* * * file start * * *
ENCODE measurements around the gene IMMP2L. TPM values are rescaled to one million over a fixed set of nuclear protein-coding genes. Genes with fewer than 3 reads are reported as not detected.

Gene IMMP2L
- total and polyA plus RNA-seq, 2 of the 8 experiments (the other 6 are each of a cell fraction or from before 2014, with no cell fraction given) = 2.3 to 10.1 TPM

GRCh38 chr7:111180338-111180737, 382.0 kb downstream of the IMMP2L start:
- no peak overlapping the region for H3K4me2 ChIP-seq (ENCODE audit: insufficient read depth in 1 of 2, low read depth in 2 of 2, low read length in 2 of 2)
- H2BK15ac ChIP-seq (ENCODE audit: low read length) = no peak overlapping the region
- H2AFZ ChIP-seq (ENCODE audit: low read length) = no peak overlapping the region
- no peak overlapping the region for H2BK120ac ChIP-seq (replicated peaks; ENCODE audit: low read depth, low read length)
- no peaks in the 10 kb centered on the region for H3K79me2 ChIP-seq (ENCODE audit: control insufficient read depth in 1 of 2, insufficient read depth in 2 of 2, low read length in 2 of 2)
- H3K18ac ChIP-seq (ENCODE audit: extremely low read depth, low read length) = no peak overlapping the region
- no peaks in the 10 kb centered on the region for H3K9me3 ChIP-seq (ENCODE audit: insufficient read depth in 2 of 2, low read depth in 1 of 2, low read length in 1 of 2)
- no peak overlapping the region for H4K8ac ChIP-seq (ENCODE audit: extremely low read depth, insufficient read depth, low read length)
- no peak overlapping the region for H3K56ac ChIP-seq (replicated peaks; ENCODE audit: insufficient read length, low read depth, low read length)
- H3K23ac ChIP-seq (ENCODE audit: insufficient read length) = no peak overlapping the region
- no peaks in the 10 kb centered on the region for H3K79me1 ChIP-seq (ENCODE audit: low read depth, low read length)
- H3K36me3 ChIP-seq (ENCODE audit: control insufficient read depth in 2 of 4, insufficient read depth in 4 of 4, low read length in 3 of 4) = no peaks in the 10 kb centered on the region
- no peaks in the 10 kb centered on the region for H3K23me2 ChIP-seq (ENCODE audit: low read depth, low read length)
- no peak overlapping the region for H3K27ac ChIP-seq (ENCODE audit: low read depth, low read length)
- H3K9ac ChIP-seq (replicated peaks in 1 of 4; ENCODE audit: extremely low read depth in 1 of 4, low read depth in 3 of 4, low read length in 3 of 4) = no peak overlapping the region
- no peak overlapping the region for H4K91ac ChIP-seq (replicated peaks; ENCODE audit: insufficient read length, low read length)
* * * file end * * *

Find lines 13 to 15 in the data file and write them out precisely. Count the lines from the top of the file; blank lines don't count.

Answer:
- no peak overlapping the region for H3K56ac ChIP-seq (replicated peaks; ENCODE audit: insufficient read length, low read depth, low read length)
- H3K23ac ChIP-seq (ENCODE audit: insufficient read length) = no peak overlapping the region
- no peaks in the 10 kb centered on the region for H3K79me1 ChIP-seq (ENCODE audit: low read depth, low read length)